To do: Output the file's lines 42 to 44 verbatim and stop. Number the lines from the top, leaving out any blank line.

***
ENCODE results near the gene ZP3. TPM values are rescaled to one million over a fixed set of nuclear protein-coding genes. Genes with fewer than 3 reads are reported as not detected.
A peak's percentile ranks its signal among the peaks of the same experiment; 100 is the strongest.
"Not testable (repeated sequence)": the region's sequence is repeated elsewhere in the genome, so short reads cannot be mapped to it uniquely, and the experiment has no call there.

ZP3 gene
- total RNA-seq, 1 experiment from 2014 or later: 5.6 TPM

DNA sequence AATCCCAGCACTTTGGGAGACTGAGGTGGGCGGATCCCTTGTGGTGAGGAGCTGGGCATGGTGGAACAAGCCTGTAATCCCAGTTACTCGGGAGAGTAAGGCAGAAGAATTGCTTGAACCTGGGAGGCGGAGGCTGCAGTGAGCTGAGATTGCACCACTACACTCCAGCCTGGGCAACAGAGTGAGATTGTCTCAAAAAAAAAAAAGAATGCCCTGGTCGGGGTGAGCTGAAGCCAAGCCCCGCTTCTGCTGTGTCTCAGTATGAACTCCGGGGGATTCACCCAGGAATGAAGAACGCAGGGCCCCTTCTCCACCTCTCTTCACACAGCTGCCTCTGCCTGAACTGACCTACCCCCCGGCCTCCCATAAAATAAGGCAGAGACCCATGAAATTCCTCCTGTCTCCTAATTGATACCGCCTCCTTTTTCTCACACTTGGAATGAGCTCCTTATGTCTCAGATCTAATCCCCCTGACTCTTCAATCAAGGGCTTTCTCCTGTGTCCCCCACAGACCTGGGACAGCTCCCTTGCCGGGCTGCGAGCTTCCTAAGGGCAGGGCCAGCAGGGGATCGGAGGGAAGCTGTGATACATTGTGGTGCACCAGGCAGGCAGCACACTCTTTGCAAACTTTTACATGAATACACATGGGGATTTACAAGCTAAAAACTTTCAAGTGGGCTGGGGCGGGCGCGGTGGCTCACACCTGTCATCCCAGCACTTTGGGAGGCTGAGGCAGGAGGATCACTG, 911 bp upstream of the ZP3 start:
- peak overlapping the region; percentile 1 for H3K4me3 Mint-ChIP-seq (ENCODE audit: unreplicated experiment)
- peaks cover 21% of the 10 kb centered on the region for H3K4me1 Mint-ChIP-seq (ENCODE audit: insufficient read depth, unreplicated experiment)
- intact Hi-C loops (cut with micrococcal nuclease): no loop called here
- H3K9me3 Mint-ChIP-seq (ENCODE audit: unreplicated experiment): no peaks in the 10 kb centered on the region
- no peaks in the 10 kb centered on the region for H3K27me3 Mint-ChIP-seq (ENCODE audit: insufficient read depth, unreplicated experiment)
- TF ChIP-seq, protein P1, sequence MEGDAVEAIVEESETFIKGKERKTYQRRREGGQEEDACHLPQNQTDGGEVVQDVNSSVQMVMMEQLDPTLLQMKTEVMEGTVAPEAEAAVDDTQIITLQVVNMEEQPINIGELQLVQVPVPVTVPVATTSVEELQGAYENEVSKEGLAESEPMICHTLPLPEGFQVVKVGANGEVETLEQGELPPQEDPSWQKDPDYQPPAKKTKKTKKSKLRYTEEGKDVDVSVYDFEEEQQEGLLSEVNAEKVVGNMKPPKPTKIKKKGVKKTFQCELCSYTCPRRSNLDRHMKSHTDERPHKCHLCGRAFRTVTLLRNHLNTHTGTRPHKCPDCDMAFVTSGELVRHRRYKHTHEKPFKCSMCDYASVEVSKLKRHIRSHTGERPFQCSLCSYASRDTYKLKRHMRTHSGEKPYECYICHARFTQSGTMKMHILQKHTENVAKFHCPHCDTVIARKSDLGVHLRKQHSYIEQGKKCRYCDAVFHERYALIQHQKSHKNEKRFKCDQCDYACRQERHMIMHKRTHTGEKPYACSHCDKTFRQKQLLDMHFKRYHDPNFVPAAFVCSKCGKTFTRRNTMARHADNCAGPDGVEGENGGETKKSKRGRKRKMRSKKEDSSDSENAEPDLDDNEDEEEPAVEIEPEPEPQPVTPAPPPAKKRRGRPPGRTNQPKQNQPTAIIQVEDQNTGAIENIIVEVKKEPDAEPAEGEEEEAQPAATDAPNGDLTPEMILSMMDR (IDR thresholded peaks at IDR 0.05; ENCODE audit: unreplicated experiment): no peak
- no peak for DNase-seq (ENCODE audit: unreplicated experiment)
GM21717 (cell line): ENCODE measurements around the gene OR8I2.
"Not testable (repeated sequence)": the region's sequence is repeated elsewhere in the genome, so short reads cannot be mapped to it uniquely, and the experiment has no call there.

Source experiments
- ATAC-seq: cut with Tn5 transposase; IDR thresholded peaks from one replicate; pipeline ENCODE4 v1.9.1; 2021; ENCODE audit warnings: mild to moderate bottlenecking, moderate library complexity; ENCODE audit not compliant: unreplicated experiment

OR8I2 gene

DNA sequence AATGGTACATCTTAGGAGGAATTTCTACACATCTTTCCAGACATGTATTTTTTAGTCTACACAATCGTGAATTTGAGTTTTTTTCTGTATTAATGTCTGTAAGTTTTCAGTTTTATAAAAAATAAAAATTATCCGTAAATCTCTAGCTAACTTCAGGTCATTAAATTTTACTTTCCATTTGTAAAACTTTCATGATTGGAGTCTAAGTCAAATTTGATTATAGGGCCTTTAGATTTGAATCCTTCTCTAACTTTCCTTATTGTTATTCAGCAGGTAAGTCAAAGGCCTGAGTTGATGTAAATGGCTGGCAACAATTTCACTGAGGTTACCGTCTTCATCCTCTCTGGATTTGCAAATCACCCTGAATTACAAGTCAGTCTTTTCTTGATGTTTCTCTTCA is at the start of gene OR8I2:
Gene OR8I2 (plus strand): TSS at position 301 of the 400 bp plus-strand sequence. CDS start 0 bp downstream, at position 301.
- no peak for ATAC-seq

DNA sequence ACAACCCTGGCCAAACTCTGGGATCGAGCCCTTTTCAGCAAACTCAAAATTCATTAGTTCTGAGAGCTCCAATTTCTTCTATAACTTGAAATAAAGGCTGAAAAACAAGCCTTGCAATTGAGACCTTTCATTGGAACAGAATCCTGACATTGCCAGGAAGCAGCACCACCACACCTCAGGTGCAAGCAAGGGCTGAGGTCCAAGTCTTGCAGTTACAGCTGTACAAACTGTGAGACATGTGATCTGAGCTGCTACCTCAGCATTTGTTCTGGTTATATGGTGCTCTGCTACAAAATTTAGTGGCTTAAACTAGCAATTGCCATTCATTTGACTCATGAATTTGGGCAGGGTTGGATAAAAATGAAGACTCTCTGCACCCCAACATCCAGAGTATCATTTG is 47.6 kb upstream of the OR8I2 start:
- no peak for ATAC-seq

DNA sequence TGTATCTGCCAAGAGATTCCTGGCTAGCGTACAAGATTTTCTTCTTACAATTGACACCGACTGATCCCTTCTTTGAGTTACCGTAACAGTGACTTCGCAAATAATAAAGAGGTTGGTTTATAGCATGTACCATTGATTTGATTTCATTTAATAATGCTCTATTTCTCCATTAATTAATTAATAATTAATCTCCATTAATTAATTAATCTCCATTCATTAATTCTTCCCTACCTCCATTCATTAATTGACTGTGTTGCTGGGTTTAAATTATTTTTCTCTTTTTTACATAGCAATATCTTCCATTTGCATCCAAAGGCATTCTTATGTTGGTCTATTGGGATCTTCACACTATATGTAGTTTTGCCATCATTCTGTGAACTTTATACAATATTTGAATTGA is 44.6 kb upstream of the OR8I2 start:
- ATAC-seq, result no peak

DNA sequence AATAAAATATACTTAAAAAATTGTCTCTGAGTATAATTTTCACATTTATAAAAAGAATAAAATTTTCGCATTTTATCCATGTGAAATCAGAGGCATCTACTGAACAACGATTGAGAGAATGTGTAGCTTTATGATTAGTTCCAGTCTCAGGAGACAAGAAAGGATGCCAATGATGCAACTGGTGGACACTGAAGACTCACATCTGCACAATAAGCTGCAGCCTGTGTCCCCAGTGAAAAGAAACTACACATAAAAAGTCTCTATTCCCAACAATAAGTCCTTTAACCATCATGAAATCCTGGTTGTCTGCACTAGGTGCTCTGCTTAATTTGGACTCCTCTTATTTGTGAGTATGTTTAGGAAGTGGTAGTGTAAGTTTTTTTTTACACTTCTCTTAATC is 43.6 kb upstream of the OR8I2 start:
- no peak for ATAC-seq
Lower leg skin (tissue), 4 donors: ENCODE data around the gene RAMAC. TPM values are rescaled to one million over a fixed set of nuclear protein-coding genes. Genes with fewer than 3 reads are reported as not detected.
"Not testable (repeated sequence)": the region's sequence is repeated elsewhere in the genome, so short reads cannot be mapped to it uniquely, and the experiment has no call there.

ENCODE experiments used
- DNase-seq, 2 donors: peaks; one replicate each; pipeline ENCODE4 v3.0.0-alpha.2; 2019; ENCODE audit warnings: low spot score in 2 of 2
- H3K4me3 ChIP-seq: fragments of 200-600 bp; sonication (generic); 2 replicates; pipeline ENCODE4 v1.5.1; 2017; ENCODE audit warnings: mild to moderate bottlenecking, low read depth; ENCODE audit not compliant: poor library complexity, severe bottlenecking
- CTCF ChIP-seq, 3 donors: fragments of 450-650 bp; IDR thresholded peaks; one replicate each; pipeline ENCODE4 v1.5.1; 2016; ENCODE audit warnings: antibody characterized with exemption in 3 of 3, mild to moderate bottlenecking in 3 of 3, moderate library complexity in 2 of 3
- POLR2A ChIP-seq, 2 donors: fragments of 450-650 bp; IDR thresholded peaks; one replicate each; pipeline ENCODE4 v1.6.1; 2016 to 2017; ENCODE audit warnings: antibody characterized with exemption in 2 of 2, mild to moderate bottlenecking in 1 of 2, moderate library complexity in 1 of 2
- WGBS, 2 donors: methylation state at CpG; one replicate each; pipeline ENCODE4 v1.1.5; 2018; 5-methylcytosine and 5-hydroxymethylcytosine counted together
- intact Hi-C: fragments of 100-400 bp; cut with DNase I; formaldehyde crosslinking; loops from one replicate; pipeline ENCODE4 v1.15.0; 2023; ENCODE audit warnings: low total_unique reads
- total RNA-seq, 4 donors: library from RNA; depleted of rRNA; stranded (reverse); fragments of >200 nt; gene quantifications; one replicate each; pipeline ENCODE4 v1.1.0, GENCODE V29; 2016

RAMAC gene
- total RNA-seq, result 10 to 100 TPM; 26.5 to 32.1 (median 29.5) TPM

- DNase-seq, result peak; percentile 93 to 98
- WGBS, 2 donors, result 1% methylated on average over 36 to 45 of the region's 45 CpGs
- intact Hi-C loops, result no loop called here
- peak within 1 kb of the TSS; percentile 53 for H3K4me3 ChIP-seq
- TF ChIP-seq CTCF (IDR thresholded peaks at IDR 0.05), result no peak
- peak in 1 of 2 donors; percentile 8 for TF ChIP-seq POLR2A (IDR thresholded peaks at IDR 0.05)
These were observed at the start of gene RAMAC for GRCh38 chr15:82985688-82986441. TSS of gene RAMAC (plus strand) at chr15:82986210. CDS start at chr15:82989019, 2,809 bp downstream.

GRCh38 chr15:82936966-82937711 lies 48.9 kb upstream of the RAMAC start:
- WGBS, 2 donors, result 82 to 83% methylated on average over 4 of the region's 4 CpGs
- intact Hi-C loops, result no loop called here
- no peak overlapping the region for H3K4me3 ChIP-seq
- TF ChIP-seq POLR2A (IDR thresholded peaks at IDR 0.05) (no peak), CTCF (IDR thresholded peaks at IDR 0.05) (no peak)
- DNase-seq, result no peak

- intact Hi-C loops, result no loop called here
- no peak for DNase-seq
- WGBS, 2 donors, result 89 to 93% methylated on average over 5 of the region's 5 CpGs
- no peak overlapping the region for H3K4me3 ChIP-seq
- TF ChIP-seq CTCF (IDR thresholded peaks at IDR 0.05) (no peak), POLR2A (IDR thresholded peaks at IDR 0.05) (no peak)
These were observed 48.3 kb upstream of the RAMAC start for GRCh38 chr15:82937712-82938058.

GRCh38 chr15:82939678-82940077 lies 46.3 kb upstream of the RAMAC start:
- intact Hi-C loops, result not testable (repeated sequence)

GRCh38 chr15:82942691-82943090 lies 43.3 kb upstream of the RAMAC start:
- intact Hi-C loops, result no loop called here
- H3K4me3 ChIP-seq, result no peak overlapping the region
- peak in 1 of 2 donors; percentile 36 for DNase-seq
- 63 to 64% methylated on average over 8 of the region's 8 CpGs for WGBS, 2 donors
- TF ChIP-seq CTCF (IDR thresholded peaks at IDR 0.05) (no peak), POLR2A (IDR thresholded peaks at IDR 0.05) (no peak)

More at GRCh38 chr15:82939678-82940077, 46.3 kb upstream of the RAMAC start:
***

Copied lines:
- intact Hi-C loops, result no loop called here
- peak within 1 kb of the TSS; percentile 53 for H3K4me3 ChIP-seq
- TF ChIP-seq CTCF (IDR thresholded peaks at IDR 0.05), result no peak